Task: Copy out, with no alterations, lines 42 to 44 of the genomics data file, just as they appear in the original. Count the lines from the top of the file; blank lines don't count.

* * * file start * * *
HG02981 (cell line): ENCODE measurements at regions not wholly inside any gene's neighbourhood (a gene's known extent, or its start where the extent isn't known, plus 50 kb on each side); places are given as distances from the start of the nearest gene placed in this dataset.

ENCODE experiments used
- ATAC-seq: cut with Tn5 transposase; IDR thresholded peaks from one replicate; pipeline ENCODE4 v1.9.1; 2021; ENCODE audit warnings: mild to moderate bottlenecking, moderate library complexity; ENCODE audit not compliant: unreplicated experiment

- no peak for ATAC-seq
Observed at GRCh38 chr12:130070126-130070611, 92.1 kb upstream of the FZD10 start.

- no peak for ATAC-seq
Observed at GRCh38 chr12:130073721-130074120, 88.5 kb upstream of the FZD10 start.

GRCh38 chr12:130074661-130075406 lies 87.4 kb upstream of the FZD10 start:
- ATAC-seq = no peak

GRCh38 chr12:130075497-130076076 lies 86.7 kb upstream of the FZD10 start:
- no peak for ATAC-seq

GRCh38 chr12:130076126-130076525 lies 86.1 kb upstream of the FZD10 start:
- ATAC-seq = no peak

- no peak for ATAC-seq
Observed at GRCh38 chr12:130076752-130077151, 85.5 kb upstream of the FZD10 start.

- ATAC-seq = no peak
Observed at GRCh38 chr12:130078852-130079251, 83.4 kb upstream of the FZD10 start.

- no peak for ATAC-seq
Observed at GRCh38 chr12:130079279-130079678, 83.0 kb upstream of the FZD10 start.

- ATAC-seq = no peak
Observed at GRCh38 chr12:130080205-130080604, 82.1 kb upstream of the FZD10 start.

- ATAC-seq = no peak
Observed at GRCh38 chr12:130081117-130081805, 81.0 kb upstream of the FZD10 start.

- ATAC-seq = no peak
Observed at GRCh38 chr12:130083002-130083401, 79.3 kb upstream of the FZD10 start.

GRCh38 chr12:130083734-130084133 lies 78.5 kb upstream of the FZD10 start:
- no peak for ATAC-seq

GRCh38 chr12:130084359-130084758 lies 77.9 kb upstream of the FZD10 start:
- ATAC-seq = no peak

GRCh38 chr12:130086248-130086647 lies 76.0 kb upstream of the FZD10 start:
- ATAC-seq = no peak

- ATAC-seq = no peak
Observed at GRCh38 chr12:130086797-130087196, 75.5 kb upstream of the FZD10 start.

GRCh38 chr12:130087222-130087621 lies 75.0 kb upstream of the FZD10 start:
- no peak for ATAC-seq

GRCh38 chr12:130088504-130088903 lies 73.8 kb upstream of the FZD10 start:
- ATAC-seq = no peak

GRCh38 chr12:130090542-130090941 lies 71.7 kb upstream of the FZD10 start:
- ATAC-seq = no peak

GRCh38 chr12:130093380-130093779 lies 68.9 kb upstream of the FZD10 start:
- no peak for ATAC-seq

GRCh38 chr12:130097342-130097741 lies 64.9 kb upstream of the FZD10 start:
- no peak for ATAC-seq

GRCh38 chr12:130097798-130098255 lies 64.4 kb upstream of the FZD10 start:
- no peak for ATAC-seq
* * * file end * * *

GRCh38 chr12:130097342-130097741 lies 64.9 kb upstream of the FZD10 start:
- no peak for ATAC-seq

GRCh38 chr12:130097798-130098255 lies 64.4 kb upstream of the FZD10 start: